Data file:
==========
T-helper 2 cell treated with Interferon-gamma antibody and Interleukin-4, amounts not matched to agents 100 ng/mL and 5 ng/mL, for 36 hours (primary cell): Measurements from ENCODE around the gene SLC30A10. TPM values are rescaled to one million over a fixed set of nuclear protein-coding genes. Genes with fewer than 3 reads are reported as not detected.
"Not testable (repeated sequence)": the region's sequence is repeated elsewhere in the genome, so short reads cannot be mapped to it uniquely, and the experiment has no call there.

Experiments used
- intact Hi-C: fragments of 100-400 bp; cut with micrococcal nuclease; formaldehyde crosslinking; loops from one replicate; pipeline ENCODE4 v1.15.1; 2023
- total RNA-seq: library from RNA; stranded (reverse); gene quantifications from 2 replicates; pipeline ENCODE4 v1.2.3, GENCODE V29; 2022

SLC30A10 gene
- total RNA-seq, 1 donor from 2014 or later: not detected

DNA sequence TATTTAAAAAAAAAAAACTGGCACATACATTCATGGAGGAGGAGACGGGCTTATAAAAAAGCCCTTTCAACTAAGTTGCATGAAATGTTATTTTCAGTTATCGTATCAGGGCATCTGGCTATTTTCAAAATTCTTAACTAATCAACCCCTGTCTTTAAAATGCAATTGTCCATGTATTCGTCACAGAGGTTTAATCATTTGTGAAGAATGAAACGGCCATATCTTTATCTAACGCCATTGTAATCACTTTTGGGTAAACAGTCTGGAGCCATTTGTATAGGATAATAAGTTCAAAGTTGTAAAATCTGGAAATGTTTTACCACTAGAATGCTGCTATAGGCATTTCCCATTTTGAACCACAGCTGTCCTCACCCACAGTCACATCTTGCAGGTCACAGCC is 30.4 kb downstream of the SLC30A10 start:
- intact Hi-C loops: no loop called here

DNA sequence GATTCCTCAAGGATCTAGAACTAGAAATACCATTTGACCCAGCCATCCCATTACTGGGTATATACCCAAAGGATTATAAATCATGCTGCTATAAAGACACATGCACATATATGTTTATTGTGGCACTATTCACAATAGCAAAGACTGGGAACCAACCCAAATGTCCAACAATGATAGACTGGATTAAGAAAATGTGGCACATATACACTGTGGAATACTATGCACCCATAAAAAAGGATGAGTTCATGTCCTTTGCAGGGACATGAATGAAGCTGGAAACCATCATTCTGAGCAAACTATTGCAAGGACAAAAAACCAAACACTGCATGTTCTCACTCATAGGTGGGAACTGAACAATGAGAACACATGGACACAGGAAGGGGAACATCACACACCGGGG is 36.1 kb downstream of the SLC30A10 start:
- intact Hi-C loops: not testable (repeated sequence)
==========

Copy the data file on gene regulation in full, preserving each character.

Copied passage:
T-helper 2 cell treated with Interferon-gamma antibody and Interleukin-4, amounts not matched to agents 100 ng/mL and 5 ng/mL, for 36 hours (primary cell): Measurements from ENCODE around the gene SLC30A10. TPM values are rescaled to one million over a fixed set of nuclear protein-coding genes. Genes with fewer than 3 reads are reported as not detected.
"Not testable (repeated sequence)": the region's sequence is repeated elsewhere in the genome, so short reads cannot be mapped to it uniquely, and the experiment has no call there.

Experiments used
- intact Hi-C: fragments of 100-400 bp; cut with micrococcal nuclease; formaldehyde crosslinking; loops from one replicate; pipeline ENCODE4 v1.15.1; 2023
- total RNA-seq: library from RNA; stranded (reverse); gene quantifications from 2 replicates; pipeline ENCODE4 v1.2.3, GENCODE V29; 2022

SLC30A10 gene
- total RNA-seq, 1 donor from 2014 or later: not detected

DNA sequence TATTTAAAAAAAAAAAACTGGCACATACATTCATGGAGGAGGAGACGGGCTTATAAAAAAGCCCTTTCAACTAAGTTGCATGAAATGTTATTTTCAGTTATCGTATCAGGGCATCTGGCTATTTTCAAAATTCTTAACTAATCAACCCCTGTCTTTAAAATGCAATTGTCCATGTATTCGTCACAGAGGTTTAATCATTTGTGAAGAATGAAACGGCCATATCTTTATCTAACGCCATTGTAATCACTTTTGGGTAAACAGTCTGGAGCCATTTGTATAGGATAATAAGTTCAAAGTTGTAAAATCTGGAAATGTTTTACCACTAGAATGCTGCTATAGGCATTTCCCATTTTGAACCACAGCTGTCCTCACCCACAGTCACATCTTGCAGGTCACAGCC is 30.4 kb downstream of the SLC30A10 start:
- intact Hi-C loops: no loop called here

DNA sequence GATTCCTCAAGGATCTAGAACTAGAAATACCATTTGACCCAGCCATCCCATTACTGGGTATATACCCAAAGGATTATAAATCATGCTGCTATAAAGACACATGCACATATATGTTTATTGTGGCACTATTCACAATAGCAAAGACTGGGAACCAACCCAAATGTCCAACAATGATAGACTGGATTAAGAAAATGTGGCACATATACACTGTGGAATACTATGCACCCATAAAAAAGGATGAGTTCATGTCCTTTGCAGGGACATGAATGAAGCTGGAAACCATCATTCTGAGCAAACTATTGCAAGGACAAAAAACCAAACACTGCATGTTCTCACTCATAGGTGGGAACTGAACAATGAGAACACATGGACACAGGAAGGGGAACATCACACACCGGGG is 36.1 kb downstream of the SLC30A10 start:
- intact Hi-C loops: not testable (repeated sequence)